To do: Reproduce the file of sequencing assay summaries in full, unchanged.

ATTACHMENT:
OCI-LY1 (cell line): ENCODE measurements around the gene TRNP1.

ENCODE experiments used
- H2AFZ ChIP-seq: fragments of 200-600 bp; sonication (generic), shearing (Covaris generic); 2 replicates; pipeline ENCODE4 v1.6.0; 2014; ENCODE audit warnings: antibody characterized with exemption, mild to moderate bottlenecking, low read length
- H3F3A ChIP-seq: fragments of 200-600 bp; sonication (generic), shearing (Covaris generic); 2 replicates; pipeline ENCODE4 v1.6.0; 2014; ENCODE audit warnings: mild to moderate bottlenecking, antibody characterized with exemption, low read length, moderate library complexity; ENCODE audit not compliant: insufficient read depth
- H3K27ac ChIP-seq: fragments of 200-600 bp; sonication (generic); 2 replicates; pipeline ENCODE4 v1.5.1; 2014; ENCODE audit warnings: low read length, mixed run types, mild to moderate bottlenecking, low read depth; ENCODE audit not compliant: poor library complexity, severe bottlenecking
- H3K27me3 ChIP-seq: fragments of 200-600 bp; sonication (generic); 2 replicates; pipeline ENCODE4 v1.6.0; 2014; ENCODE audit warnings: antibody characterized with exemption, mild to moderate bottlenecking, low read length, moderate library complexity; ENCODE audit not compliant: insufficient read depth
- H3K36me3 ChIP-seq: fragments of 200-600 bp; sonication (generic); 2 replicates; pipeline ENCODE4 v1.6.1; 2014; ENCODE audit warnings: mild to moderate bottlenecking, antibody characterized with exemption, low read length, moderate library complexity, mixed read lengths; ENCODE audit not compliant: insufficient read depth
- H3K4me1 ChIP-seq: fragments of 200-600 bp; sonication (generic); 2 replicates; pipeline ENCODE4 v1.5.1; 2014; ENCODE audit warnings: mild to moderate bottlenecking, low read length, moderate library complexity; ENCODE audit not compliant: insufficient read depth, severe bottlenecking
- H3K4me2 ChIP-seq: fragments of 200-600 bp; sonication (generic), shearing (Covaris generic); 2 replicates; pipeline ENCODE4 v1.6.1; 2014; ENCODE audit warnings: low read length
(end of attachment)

OCI-LY1 (cell line): ENCODE measurements around the gene TRNP1.

ENCODE experiments used
- H2AFZ ChIP-seq: fragments of 200-600 bp; sonication (generic), shearing (Covaris generic); 2 replicates; pipeline ENCODE4 v1.6.0; 2014; ENCODE audit warnings: antibody characterized with exemption, mild to moderate bottlenecking, low read length
- H3F3A ChIP-seq: fragments of 200-600 bp; sonication (generic), shearing (Covaris generic); 2 replicates; pipeline ENCODE4 v1.6.0; 2014; ENCODE audit warnings: mild to moderate bottlenecking, antibody characterized with exemption, low read length, moderate library complexity; ENCODE audit not compliant: insufficient read depth
- H3K27ac ChIP-seq: fragments of 200-600 bp; sonication (generic); 2 replicates; pipeline ENCODE4 v1.5.1; 2014; ENCODE audit warnings: low read length, mixed run types, mild to moderate bottlenecking, low read depth; ENCODE audit not compliant: poor library complexity, severe bottlenecking
- H3K27me3 ChIP-seq: fragments of 200-600 bp; sonication (generic); 2 replicates; pipeline ENCODE4 v1.6.0; 2014; ENCODE audit warnings: antibody characterized with exemption, mild to moderate bottlenecking, low read length, moderate library complexity; ENCODE audit not compliant: insufficient read depth
- H3K36me3 ChIP-seq: fragments of 200-600 bp; sonication (generic); 2 replicates; pipeline ENCODE4 v1.6.1; 2014; ENCODE audit warnings: mild to moderate bottlenecking, antibody characterized with exemption, low read length, moderate library complexity, mixed read lengths; ENCODE audit not compliant: insufficient read depth
- H3K4me1 ChIP-seq: fragments of 200-600 bp; sonication (generic); 2 replicates; pipeline ENCODE4 v1.5.1; 2014; ENCODE audit warnings: mild to moderate bottlenecking, low read length, moderate library complexity; ENCODE audit not compliant: insufficient read depth, severe bottlenecking
- H3K4me2 ChIP-seq: fragments of 200-600 bp; sonication (generic), shearing (Covaris generic); 2 replicates; pipeline ENCODE4 v1.6.1; 2014; ENCODE audit warnings: low read length